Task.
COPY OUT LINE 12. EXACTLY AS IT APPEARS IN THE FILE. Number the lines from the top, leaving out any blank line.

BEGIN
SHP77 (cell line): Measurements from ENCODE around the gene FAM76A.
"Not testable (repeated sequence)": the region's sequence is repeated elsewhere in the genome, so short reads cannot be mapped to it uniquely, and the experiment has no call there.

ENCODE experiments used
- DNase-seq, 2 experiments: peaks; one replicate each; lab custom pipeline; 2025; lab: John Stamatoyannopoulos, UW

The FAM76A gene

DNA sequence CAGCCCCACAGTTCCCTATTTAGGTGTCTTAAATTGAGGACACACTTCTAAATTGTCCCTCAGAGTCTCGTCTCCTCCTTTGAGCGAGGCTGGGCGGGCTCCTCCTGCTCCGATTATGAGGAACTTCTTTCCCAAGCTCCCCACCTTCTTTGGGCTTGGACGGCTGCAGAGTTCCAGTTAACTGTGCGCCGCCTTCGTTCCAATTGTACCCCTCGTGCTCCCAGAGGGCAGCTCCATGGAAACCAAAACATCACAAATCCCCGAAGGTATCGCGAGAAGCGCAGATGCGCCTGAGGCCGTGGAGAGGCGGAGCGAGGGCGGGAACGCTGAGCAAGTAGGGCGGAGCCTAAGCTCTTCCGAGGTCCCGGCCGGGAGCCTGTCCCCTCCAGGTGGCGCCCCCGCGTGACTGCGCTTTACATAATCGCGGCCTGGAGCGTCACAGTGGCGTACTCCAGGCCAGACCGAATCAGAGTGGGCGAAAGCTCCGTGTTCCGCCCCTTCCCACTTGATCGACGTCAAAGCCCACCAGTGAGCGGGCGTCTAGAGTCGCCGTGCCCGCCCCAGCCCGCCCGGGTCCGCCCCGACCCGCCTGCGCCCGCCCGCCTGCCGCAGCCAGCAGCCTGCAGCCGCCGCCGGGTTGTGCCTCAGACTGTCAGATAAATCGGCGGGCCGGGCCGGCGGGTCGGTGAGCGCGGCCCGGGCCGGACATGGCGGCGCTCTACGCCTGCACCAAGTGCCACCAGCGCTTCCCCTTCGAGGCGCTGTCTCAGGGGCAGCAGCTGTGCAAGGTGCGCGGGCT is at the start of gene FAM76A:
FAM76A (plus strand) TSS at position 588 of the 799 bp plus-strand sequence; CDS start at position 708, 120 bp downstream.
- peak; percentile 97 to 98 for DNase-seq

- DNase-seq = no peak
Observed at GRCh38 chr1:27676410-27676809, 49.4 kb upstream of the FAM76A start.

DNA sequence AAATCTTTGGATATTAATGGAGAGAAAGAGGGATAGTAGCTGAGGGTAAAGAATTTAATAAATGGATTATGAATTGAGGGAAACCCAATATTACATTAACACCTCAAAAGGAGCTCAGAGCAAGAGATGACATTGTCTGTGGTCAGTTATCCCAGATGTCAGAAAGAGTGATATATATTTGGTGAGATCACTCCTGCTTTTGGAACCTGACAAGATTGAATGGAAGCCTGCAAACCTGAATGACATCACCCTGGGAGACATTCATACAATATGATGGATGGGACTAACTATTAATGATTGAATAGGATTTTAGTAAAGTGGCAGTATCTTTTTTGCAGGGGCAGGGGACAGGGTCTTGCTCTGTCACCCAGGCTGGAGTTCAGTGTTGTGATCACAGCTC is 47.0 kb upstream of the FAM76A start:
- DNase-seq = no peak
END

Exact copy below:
- DNase-seq = no peak